Jonas attended a village Forestry Commission meeting last week to request the moratorium with village Forester Jim Semelka, Public Works Director Joe Euclide, and the trustees. "They said they would take it under consideration and get back to me in a month. In a month, it will be finished."
Euclide turned down the moratorium, but Jonas had a meeting with village president Barbara Furlong, Semelka and Euclide this morning. The result was not available at press time. Semelka drove around the neighborhood with Jonas, but he and Euclide maintain the contractor is pruning the trees acceptably and according to contract.
The village pruning specifications to remove limbs below 14 feet from ground level. The village is pruning more so that the contractors will not have to return in a long time.
"The whole rationale is that they haven't been pruned in a long time, so they must do a severe job," said Karen Heller, who works at Carol JH Yetken, Landscape Architects. "That's like saying I haven't had a haircut in a long time so I'm going to get a crew cut."
A&B is encountering angry and protesting residents as they proceed down the blocks. On March 19, worked rolled their trucks up to some of the oldest trees in the village, on the 100 and 200 blocks of South Euclid, hoping to trim branches.
"George Schneider of the 100 block of South Euclid called the workers "hired thugs."
"These guys must get paid for the number of woodchips they get," Schneider said sarcastically.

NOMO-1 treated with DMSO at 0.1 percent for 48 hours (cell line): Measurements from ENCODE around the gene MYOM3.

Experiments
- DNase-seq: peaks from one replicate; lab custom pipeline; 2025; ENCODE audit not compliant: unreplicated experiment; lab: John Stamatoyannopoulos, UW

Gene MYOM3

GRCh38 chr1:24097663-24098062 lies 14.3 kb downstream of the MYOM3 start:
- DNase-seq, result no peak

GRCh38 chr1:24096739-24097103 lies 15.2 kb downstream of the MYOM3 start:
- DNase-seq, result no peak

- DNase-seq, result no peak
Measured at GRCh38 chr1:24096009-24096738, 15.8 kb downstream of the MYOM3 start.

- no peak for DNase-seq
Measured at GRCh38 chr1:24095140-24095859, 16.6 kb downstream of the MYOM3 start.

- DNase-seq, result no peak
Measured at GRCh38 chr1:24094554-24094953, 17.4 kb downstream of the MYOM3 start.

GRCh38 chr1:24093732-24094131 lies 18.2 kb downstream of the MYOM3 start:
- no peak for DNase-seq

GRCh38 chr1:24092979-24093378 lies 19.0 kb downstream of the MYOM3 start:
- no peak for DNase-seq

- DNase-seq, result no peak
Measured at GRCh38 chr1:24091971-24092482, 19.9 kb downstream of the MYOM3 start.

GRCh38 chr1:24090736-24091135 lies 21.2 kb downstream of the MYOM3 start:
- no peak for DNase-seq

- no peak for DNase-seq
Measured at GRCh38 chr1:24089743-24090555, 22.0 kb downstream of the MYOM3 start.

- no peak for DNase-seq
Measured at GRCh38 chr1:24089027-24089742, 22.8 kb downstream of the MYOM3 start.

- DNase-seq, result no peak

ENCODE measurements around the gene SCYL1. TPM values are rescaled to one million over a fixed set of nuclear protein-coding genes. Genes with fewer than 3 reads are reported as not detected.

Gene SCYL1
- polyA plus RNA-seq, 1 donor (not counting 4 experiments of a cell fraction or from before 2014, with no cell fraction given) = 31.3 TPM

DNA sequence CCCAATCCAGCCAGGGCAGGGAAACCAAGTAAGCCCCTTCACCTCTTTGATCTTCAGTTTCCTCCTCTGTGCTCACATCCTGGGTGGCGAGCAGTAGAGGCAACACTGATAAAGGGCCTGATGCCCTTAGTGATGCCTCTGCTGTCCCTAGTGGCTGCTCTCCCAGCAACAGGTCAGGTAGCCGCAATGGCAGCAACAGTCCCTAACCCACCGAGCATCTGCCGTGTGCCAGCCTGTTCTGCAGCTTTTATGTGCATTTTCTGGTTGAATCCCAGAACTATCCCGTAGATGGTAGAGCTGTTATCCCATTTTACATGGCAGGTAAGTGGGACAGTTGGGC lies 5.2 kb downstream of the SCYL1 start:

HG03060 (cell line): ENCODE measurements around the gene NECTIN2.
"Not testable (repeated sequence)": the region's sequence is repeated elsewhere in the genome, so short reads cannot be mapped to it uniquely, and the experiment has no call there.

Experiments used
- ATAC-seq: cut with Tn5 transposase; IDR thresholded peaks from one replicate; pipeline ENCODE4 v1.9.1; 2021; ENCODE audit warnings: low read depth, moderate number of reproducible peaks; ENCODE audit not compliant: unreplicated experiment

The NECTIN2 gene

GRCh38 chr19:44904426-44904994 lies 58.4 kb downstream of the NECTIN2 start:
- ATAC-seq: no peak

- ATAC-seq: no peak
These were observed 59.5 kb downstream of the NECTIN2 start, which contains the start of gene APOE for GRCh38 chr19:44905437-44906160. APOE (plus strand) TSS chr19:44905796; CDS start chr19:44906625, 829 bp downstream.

Leslie Wilson of the 200 block stated, "People choose to live here because of the forestry. I don't want to live in a concrete jungle. Wait until the leaves grow back and the neighbors see what they've got left."
The Citizens Tree Rescue has called in arborist Chuck Stewart, who called the job "pathetic." Stewart consulted for the village some 10 years ago during the uproar following the DuPage County water commission's extensive pruning of trees along Jackson Boulevard. That cutting was done to allow access for equipment necessary in constructing a huge water main connecting Lake Michigan to DuPage County.
"A lot of people are upset about this," Johnson said. "But the village heard 'tree hugger' and writes it off."
Landscape architect Carol Yetken has a meeting with Euclide next week to discuss what she calls "misshapen trees."
"I think they are pruning too much and to severely for these trees, particularly those that are younger, 25 to 30 years old. There seems to be an arbitrary principal that no matter what type of tree, size, width of the parkway, they are all cut to a certain height."
Yetken said lindens and maples have lower branches, and should not be cut to an elm standard.
The trees are left with a tuft of leaves at the top, which Johnson said is dangerous during storms, and there may not be enough leaves support the root system.
"I understand some pruning is necessary on the street side. But do trees have to be pruned up to 25 feet on the pedestrian side?" asked Carol Buer, a resident of the 200 block of South Harvey Avenue. "We all feel like dwarves now when we walk down the street."
"They are ignoring the ornamental aspects of trees, and losing the character of the individual trees," said Mark Finger, a landscape architect at Yetken's firm. "This is irreversible, it's blitzkrieg. We want so acknowledgment that this can't be an acceptable routine."
Tito Cantiliano of A&B Landscape & Tree Service had little to add.
"We are supposed to trim the trees up to 16 feet. The village is paying us to do this."
"Just drive around the neighborhood. See for yourself," Johnson said.
--Christopher Decker contributed to this report.
Leaves, March 21, 2001
Residents bark at OP over tree trimming
by Cheri Bentrup
Resident have been stepping up their efforts to thwart the village's tree-trimming by taking their concerns to the Oak Park Forestry Commission and gathering in the streets to stop the trimming.
Several resident on the 200 block of Euclid Avenue came out of their houses Monday morning to question the trimming methods of the village-hired contractor, A&B Landscaping Tree Service of Riverside.